December 2010

Rimfire Riflescopes Under $50: Bubbles Sink TruGlo and BSA

The compact TruGlo and BSA scopes were favorites of our testers at the onset of testing, but when they failed an immersion test, Tasco and Simmons showed better quality and durability.

At one time optics for a rimfire rifle meant a scope with a 0.75-inch tube—including objective—and no adjustable magnification. You could also get it with any reticle type you wanted as long as it was a traditional crosshair. You can still purchase these types of scopes, but today’s rimfire scopes share a lot in common with centerfire scopes. They come in 1-inch tubes and have adjustable magnification, parallax adjustment, and an assortment of reticle types.

Rimfire Riflescopes


We were interested to see if low cost—around $50—had any relationship to quality and usability. Our test products were the TruGlo 4x32mm Model TG8504BR, $50; the BSA 22 Special Model S4X32WR, $40; Tasco’s 22 Riflescope 3-9x32mm Model MAG39X32D, $50; and the Simmons 22 Mag Riflescope 3-9x32mm 511072, $52.

Before we did any range work with the scopes, we performed a shock test by whacking the scope on a wooden bench to determine if a jolt would have an effect. Next, we removed turret covers and froze the scopes in a -4 degree freezer and soaked them in a sink of hot water to see if seals leaked, making the scope susceptible to moisture build up. We then mounted the scopes for a side-by-side test on a platform and looked for resolution, brightness, contrast, parallax, tracking and repeatability. If scopes passed these phases of test, we finally we mounted them on a rifle for range testing. At the range, we looked for tracking by "shooting the box" and point-of-impact change with the variable-powered models by shooting at minimum and maximum power magnifications. We shot from a bench rest at 50 yards at the Fin Fur Feather Club in Chaplin, Connecticut.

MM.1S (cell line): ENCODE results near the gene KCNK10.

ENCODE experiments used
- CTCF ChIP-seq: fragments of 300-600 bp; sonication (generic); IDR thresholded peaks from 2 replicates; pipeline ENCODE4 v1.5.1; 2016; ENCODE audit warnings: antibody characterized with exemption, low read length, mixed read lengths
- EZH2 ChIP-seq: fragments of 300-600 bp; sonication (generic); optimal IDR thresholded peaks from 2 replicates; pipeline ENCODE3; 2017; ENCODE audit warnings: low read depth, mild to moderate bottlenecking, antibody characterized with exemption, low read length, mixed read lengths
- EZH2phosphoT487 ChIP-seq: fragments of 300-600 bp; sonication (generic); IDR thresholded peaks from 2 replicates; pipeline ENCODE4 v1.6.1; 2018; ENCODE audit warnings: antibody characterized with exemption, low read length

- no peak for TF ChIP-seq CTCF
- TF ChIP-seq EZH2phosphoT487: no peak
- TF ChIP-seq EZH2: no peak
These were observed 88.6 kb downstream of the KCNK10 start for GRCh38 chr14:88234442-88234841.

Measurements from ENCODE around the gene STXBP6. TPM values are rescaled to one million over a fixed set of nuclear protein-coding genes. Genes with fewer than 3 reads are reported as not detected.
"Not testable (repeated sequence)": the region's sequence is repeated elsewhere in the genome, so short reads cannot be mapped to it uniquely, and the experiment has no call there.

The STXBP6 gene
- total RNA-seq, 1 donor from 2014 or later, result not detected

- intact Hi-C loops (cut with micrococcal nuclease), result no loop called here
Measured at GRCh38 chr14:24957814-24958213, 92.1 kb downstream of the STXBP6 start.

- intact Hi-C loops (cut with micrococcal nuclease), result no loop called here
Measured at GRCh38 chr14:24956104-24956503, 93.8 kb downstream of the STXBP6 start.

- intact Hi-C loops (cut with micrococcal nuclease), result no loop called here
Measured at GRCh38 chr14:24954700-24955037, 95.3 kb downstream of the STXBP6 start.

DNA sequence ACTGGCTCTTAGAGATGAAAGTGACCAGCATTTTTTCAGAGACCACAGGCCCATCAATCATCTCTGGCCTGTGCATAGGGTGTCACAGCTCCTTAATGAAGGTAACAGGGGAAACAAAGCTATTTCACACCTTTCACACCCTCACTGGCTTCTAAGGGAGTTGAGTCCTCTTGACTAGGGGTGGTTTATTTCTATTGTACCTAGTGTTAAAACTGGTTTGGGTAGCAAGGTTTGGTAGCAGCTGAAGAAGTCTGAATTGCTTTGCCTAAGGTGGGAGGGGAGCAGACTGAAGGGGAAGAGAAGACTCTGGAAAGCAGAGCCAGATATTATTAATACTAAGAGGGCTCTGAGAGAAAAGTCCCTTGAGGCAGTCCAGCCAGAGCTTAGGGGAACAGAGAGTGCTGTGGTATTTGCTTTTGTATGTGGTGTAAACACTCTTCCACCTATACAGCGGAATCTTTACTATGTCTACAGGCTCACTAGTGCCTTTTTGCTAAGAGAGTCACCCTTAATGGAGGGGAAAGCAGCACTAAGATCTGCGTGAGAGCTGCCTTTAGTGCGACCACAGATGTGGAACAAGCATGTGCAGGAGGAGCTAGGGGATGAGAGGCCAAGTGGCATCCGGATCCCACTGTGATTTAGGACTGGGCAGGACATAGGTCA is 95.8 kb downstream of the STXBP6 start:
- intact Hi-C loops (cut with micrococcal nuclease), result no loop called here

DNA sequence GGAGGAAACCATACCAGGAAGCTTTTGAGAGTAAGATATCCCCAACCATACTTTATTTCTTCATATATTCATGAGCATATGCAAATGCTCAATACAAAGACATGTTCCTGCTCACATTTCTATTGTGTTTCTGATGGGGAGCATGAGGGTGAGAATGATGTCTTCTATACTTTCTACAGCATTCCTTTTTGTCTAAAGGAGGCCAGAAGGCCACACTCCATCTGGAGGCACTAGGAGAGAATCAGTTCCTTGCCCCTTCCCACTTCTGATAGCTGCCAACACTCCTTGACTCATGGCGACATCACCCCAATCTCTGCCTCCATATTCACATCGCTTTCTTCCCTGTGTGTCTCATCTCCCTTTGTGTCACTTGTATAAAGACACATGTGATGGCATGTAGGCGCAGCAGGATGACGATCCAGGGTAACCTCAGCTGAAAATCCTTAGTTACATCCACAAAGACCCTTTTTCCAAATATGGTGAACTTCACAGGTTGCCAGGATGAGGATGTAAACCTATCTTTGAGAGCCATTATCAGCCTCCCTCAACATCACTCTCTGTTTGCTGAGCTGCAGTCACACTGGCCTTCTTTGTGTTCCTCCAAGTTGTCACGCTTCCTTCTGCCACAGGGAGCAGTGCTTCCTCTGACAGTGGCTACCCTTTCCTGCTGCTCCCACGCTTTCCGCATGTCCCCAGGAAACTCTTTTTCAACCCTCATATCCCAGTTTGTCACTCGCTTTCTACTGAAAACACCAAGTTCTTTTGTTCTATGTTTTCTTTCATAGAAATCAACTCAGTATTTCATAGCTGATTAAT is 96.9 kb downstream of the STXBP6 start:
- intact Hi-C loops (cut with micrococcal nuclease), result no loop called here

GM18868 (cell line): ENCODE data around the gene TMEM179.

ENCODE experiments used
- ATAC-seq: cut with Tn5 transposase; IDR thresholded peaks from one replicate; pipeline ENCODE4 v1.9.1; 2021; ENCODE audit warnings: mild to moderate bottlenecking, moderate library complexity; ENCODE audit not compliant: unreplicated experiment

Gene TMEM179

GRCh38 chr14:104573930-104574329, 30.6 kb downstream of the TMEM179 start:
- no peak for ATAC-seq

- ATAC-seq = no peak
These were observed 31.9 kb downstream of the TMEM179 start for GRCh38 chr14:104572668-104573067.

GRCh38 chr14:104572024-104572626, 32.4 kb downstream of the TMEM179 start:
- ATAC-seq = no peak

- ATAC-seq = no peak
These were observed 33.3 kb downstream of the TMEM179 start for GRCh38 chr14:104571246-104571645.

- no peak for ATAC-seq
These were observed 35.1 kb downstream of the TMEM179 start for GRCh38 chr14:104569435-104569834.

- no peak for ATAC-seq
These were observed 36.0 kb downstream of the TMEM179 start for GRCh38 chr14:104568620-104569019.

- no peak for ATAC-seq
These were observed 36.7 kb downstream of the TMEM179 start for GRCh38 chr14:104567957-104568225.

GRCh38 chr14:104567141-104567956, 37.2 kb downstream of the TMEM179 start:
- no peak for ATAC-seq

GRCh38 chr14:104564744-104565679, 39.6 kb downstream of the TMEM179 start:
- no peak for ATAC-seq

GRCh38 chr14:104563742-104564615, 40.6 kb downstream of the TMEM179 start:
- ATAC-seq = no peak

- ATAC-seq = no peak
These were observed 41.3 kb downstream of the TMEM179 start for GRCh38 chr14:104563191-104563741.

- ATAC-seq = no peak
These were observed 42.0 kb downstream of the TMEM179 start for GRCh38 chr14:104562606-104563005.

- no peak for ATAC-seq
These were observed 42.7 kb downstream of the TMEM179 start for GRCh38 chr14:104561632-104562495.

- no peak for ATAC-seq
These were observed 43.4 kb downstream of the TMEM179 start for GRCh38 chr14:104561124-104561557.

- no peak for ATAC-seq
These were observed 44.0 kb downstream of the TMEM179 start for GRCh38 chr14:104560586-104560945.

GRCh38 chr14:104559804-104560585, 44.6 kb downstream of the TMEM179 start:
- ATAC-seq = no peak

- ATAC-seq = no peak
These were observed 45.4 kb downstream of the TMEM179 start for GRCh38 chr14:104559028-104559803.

As a test platform we used a Henry Repeating Arms Company H001 lever action in 22 LR. The Henry is like many rimfire rifles with a groove built into the receiver to accept Weaver-type rings. The Henry is an inexpensive plinker and small-game stopper. We loaded it with Remington’s Thunderbolt cartridges with a 40-grain bullet and a velocity of 1255 fps. Let’s see how these inexpensive scopes could perform on marauding soda cans or help keep the varmint population in check.

TruGlo 4x32mm Model TG8504BR, $50